The students and staff of AT Still University’s Arizona School of Dentistry & Oral Health, though, didn’t wait for this weekend. On January 22, the school partnered with the Arizona Dental Foundation to serve more than 300 children from the East Valley. Volunteer students and professionals performed cleanings, sealants, fillings, and even extractions, all essential services, as 31% of children in Arizona have never had a dental checkup.

“It’s a rewarding event to be involved with as it gives me an indication of what I can look forward to in the future as a dentist,” said Lucas Shin, a second-year student who is considering a career in pediatric dentistry.

Looking ahead, the Arthur A. Dugoni School of Dentistry at the University of the Pacific in San Francisco will host its GKAS clinic on Saturday, February 27. Screenings will include an exam and cleaning, orthodontic evaluations, fluoride treatment, and education. Kids also can take part in games, entertainment, and a petting zoo. No appointments are required.

Volunteers are eager to serve at the clinic, as 37% of 2- and 3-year-olds in California have never been to the dentist, with lower rates for the state’s low-income families. Plus, students in the state miss about 874,000 days of school each year due to dental problems. Children with recent tooth pain are 4 times more likely to have a low grade point average as well.

The ADA Foundation notes the effect these programs have on their communities. For example, the University of Pittsburgh School of Dental Medicine’s GKAS efforts earned a $5,000 E. “Bud” Tarrson Dental School Student Community Leadership Award for the 2015 to 2016 school year from the Foundation. It highlights significant student outreach to vulnerable communities in the United States.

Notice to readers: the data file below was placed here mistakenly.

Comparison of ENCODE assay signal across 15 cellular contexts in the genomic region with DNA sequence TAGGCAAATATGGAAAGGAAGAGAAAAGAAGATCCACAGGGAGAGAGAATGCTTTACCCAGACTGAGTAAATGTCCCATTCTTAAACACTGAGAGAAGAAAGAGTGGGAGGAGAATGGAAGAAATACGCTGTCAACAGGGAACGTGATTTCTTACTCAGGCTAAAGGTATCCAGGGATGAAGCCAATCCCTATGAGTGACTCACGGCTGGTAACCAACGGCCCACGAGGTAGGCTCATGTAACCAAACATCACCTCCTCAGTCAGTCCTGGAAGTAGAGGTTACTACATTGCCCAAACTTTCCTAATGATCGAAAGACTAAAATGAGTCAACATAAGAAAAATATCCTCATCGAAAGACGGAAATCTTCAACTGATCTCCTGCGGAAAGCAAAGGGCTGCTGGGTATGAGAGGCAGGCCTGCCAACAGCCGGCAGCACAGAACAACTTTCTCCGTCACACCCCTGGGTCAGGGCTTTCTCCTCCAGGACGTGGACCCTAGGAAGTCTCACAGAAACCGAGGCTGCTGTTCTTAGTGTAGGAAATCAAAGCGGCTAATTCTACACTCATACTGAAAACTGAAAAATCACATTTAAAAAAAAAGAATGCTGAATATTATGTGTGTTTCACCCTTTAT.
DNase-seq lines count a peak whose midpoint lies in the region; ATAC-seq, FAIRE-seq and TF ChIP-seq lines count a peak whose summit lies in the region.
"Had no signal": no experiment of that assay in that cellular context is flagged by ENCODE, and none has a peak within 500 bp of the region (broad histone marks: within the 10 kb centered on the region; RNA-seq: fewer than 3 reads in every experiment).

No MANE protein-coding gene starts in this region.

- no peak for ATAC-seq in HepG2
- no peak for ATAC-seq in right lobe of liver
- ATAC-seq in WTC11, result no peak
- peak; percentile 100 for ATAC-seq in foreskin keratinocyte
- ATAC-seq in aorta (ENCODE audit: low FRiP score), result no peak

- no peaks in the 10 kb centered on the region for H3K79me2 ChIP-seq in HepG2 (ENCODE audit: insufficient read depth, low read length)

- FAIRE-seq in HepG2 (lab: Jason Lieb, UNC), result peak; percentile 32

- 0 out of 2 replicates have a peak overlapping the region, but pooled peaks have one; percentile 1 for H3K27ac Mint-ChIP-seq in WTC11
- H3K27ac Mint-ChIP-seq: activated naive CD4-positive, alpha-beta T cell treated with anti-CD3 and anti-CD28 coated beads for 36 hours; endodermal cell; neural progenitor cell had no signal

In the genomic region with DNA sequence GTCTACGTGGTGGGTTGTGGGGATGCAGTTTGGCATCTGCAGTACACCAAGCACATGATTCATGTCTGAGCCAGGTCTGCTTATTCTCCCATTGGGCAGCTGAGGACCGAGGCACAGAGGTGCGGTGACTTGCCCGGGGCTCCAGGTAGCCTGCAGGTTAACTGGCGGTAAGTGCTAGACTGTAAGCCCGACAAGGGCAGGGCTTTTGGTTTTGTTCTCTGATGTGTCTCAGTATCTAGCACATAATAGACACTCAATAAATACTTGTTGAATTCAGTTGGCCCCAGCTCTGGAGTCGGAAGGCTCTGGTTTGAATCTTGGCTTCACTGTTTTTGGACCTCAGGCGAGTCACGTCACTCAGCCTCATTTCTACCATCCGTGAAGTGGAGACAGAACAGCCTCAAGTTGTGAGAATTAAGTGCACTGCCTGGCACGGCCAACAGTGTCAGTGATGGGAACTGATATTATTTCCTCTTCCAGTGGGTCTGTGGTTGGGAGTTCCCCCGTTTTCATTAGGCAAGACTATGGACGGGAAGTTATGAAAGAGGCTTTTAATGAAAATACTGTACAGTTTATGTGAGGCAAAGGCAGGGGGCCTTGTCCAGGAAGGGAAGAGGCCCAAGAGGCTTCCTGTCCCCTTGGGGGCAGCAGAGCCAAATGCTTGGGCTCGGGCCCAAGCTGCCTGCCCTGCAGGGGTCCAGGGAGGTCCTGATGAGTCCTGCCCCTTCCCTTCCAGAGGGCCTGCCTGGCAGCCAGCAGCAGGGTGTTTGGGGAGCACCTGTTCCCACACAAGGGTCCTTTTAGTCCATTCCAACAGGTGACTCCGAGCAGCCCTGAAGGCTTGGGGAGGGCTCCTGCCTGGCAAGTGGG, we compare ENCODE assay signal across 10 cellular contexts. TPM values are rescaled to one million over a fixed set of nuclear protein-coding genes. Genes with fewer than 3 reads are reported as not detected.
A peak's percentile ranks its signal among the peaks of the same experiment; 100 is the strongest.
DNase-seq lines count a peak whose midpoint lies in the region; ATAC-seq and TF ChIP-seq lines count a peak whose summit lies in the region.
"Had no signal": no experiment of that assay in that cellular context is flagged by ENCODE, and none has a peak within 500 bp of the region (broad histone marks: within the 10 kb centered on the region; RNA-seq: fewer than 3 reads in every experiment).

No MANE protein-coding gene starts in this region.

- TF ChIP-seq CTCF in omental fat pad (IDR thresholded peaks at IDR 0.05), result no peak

“We try to provide some of the more costly services that might otherwise be out of reach financially for these families,” said Dr. Deborah Studen-Pavlovich, chair of the school’s department of pediatric dentistry. “Our primary goal in this event is to promote a lifelong commitment to oral health. We encourage children and their parents to return to the clinic to receive ongoing care.”

“We are very proud of what the Give Kids a Smile program has done to improve the health of millions of children over the years,” said Reneida Reyes, DDS, MPH, president of the ADA Foundation. “We want to make this an even bigger and better initiative in the future, and the key to that is to learn from the experiences of our volunteers who organize and carry out these events. We are very grateful for their time, and for all that they do every year.”